10. Ms Tomlinson confirmed she was in agreement with the HCPC’s submissions.
11. The Panel accepted the advice of the Legal Assessor and applied the guidance in the HCPTS Practice Note “Disposal of Cases by Consent” and had reference to the HCPTS’ Indicative Sanctions Policy.
12. The Panel was aware that it was not obliged to accept the terms of the Consent Order agreed between the Registrant and the HCPC and that the Panel could reject the Consent Order and direct that the matter proceed to a full hearing. In that case, the hearing would take place before a different panel of the Conduct and Competence Committee.
13. The Panel noted that neither the HCPC nor the Panel should agree to resolve a case by consent unless they are satisfied that (a) the appropriate level of public protection is being secured; and (b), doing so would not be detrimental to the wider public interest.
14. The Panel further noted that the HCPC will only consider resolving cases by consent where:
(a) The Investigating Committee had found that there is case to answer;
(b) The Registrant has admitted the allegation in full;
(c) Any remedial action agreed between the Registrant and the HCPC is consistent with the expected outcome if the case were to proceed to a contested hearing.
15. The Panel was satisfied that the above factors were met in this case. The Panel considered that the proposed Consent Order for a Caution Order for a period of 2 years would provide the appropriate level of public protection. The Panel noted this was an isolated incident in a long and unblemished career with no previous fitness to practise concerns. The Panel was impressed by the Registrant’s reflective statement in which she demonstrated her remorse and insight. She had demonstrated how the Drink Drive Awareness Course had helped her understand fully the consequences of her drink driving upon herself and others. The Panel was satisfied there was little risk of repetition.
16. The Panel took into account the Registrant’s commitment to her career as a Paramedic. Her employer had been supportive and she had very positive testimonials from her professional colleagues, including her current line manager in the 111 service.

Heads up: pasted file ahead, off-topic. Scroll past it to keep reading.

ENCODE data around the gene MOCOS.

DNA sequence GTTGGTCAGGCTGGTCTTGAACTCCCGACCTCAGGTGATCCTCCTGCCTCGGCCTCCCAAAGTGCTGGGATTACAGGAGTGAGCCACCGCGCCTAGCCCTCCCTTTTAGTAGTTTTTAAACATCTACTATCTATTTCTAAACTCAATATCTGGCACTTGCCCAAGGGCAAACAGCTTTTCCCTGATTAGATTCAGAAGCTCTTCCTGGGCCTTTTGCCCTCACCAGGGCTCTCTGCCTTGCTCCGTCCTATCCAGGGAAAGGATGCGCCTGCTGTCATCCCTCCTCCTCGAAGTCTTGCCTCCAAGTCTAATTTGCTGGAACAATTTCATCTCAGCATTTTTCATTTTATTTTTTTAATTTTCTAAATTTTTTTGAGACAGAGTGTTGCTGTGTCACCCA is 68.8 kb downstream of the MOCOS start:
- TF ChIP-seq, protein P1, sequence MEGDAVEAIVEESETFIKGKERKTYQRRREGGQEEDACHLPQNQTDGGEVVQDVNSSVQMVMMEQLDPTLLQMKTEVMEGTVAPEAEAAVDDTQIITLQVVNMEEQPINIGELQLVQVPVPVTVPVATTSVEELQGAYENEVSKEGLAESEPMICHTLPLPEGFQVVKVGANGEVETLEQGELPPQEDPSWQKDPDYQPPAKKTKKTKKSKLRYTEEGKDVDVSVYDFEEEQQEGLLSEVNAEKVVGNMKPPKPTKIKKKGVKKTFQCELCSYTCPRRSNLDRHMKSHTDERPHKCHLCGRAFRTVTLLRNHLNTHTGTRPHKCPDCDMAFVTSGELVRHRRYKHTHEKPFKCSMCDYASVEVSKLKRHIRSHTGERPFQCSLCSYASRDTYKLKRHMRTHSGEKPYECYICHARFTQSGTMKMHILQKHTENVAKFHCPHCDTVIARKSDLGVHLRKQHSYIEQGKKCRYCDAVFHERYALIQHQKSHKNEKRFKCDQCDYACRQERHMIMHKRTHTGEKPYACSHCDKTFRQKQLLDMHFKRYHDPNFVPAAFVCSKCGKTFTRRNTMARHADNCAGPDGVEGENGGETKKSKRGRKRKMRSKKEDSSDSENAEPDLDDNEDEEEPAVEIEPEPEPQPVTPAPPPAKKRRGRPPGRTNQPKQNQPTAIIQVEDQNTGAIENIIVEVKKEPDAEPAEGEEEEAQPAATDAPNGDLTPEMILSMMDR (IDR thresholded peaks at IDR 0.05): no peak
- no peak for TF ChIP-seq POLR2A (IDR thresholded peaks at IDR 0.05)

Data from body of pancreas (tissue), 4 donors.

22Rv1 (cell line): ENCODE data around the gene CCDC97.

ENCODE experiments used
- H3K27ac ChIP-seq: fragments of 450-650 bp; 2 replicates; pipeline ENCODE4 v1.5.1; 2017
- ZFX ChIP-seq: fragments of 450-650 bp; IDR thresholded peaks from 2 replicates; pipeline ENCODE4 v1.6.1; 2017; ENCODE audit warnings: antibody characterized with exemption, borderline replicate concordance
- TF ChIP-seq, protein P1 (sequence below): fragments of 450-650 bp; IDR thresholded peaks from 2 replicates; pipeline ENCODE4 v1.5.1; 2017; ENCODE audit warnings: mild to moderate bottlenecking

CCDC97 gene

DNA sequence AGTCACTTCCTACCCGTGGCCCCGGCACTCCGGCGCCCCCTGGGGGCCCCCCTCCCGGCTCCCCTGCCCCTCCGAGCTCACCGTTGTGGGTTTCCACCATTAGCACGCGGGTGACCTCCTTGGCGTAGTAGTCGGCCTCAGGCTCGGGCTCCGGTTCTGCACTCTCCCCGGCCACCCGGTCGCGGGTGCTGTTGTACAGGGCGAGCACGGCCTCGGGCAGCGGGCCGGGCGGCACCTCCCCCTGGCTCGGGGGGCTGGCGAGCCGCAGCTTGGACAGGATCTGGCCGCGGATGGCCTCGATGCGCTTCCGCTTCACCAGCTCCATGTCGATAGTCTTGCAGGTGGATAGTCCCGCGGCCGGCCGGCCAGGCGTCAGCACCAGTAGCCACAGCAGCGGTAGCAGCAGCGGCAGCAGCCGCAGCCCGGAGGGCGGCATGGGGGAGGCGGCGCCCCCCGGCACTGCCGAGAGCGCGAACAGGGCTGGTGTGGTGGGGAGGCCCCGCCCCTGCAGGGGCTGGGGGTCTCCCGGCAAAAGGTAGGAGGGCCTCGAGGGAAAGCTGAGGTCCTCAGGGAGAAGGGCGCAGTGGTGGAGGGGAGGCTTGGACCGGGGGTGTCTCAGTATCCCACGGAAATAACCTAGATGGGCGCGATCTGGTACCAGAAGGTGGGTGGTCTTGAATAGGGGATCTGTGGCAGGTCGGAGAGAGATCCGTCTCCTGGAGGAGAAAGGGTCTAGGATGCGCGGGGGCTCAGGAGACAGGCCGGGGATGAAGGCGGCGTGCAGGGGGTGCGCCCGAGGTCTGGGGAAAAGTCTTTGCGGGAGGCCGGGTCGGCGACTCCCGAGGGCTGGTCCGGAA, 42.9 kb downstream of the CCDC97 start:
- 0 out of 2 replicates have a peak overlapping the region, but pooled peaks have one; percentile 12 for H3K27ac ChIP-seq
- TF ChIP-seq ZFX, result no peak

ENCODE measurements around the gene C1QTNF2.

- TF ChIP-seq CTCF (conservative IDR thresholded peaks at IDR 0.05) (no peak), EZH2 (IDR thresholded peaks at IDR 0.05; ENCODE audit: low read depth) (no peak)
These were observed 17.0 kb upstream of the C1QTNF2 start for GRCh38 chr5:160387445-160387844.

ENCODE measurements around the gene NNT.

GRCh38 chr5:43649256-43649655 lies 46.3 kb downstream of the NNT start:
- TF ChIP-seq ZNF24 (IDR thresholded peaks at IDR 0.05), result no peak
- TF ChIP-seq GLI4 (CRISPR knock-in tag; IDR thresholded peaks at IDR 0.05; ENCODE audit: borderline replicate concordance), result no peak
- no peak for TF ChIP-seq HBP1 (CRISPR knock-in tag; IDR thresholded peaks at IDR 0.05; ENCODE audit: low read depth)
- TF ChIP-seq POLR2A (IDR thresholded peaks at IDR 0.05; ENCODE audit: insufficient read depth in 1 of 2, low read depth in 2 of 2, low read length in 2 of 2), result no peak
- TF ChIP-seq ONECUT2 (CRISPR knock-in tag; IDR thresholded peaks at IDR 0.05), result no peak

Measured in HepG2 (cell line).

17. The Panel was of the view that to take no action would be insufficient, given the seriousness of the drink driving offence, and would not address the public interest. In the light of the insight and remorse shown by the Registrant and the minimal risk of repetition, the Panel was satisfied that a Caution Order for 2 years was both the appropriate and proportionate order. The Panel considered that a Conditions of Practice Order would not be suitable to address the issue in this case. A suspension order would be disproportionate and would remove from practice a committed and capable paramedic.
18. The Panel carefully considered whether the approval of the Consent Order would be detrimental to the wider public interest and was satisfied that it would not and that the steps taken by the Regulator as set out above are sufficient to maintain confidence in the profession and the regulatory process.
19. The Panel therefore agreed to the matter being concluded by means of the imposition of a Caution Order on the Registrant’s registration for a period of two years in accordance with the Consent Order signed by the Registrant and the HCPC on 7th and 5th September 2017 respectively.
ORDER: That the Registrar is directed to annote the register entry of Frances C Collingborn with a caution, which is to remain on the register for a period of 2 years from the date this order comes into effect.
The order imposed today will apply from 10 November 2017.
History of Hearings for Miss Frances C Collingborn
|Date||Panel||Hearing type||Outcomes / Status|
|13/10/2017||Conduct and Competence Committee||Final Hearing||Caution|